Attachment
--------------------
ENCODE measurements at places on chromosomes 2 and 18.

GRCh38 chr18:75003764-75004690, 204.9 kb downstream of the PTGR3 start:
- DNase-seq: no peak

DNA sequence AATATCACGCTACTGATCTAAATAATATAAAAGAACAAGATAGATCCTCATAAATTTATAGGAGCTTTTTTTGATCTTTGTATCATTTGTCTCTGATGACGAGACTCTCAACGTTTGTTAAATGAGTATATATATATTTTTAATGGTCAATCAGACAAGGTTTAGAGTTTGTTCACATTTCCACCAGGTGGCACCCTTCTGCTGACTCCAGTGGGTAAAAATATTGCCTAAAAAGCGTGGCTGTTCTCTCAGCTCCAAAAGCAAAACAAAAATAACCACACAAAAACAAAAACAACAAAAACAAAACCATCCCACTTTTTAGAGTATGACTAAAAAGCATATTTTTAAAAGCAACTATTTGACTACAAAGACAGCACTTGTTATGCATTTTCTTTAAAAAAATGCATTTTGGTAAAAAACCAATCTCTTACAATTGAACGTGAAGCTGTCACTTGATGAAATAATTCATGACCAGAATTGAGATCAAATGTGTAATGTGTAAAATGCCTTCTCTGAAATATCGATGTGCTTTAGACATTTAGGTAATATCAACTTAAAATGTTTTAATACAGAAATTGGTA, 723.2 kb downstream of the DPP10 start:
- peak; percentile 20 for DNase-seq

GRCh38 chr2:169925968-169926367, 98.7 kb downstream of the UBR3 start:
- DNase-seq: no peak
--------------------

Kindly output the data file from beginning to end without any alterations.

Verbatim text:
ENCODE measurements at places on chromosomes 2 and 18.

GRCh38 chr18:75003764-75004690, 204.9 kb downstream of the PTGR3 start:
- DNase-seq: no peak

DNA sequence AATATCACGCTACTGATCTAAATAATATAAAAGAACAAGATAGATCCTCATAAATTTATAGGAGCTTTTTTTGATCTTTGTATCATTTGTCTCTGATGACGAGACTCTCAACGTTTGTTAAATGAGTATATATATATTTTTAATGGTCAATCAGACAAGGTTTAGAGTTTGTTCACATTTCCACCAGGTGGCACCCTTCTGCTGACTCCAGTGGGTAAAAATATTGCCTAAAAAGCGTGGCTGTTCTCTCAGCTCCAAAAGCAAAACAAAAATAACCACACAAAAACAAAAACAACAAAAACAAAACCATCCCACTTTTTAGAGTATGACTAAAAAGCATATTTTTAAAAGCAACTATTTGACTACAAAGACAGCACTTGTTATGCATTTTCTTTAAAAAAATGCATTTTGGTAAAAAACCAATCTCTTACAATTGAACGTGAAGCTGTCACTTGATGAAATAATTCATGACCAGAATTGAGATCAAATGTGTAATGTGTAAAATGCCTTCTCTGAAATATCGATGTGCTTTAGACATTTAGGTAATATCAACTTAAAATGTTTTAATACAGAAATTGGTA, 723.2 kb downstream of the DPP10 start:
- peak; percentile 20 for DNase-seq

GRCh38 chr2:169925968-169926367, 98.7 kb downstream of the UBR3 start:
- DNase-seq: no peak